Sunday, 29 May, 2005 (Part II)

Apple: Why did you use FAT32/HFS?

(Actually they’re between a rock and a hard place here but meh. I’m ranting as it’s 05:17 and I just had another lovely little ipod experience…)

The ipod is a cool little gadget, that’s certainly a given by most at this point. Why, then, oh why, did they have to pick the regular filesystem approach quite as they did? I’m actually starting to prefer the idea of not having a generic firewire disk. The problem with their approach is that it’s trivial to blow away the entire iTunesDB as just happened to my unit. Fortunately, I’m not using iTunes (I learned from my mistake last time when my first ipod unit got trashed when I was actually using iTunes with Mac OS X and the laptop went to sleep without – I guess – properly syncing the disk. Great. Turns out you really don’t want to run out of battery or reboot since you’ll risk losing it all and having a very empty looking 30/40/60GB or whatever).

So, not using iTunes, I’m able to copy over my gtkpod iTunesDB and iTunesDB.ext manually after running a fsck.vfat against the underpinning filesystem (and getting a scary FAT inconsistency error and guessing FAT1 was probably still actually ok to be used) and then finally convince gtkpod to fire up and recognise all of my music without having to go crazy. Not something I want to happen at 5am. Linux Firewire clearly needs a little work. Why?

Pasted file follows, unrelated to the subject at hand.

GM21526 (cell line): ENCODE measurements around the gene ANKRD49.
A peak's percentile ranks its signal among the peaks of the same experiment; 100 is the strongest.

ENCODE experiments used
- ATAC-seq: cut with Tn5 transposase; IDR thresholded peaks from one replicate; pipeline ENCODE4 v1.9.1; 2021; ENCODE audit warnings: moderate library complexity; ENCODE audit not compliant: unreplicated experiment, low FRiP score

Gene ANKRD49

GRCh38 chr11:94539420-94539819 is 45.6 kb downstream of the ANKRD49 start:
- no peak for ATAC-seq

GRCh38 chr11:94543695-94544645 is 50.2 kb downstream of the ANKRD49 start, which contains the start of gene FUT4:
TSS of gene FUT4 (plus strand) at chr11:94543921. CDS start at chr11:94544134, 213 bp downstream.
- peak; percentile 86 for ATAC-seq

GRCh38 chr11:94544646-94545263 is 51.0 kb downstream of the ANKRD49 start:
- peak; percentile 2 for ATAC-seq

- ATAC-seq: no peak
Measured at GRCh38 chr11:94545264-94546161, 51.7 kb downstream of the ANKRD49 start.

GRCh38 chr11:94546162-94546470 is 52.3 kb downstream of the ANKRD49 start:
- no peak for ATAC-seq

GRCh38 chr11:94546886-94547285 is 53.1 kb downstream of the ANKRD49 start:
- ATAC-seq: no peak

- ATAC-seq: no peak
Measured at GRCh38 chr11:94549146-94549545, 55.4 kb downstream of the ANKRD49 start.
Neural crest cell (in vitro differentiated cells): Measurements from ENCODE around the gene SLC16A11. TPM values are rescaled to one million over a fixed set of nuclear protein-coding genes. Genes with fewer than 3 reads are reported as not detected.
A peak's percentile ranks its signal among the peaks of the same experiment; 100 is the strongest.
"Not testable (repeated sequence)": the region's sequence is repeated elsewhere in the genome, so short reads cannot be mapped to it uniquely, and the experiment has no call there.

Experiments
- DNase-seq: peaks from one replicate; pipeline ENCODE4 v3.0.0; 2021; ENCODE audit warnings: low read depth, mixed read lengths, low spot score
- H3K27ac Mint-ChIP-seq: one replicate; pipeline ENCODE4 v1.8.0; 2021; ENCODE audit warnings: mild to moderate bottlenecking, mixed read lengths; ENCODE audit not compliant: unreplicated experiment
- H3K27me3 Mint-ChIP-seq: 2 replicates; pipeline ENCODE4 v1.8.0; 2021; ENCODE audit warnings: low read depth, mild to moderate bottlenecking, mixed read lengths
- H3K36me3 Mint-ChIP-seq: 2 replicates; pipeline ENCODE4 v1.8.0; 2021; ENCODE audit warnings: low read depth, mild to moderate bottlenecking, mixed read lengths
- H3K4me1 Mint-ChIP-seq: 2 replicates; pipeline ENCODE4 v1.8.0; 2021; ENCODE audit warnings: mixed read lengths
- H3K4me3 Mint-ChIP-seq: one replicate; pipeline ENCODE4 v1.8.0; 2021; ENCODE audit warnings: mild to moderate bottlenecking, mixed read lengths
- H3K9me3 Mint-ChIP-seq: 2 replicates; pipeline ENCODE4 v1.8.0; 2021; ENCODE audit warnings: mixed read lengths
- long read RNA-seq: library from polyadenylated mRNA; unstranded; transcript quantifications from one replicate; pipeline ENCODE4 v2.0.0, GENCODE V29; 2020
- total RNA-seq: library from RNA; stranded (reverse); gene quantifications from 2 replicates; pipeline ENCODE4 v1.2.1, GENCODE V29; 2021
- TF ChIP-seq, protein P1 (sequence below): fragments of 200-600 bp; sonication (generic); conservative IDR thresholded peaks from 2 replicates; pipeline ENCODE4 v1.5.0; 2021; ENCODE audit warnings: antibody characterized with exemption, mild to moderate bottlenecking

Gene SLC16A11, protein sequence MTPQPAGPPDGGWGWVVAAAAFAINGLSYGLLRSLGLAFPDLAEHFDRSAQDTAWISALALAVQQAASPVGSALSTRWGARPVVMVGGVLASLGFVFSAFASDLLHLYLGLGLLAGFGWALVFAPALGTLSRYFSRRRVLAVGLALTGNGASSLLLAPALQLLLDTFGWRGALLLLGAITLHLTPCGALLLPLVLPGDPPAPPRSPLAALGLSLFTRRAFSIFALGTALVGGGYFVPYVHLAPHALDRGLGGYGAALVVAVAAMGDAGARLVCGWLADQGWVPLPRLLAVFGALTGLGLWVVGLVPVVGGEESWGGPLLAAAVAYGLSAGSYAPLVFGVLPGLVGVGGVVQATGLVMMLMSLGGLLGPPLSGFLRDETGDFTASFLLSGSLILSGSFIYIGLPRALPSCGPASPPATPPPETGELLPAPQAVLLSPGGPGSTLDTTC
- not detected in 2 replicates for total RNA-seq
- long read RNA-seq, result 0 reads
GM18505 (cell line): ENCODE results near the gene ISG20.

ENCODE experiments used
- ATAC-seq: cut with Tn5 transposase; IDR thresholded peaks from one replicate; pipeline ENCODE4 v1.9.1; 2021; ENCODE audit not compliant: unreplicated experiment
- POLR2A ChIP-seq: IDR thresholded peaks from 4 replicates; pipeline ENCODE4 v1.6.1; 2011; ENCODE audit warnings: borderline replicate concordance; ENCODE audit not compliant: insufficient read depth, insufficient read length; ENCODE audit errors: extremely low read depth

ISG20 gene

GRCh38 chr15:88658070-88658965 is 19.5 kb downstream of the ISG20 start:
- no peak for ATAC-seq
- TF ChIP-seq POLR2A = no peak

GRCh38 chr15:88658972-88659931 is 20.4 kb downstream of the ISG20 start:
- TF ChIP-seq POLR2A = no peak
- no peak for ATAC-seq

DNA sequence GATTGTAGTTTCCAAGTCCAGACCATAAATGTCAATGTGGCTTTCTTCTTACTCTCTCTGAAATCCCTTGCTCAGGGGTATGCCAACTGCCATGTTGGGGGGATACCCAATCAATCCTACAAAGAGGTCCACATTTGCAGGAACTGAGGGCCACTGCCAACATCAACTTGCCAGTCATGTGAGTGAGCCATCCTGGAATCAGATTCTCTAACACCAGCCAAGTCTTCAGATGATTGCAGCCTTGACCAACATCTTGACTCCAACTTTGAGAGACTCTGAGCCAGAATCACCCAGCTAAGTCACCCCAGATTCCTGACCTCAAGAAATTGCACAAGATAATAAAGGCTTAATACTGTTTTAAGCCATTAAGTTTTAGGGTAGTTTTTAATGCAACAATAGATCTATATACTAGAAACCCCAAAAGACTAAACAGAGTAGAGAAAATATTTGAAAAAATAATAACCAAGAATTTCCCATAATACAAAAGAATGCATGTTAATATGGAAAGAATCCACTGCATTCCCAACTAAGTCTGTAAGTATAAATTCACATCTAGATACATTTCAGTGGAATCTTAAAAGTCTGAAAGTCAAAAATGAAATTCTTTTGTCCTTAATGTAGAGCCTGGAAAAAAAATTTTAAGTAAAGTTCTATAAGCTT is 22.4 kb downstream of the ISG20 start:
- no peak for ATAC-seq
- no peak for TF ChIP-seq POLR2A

jcm@perihelion:~$ uname -a
Linux perihelion #1 Fri May 27 00:54:19 BST 2005 i686 GNU/Linux

I just built this kernel (yes it’s already outdated by but meh) and yet it managed to roll over and dislike my firewire ipod disk after a day or so of uptime (needs some investigating after I actually do a proper backup of the contents). It’s also not possible to eject the device without eject getting stuck in a syscall and there’s a lovely little oops in the scsi layer there too. Cool.

I’m getting some sleep.


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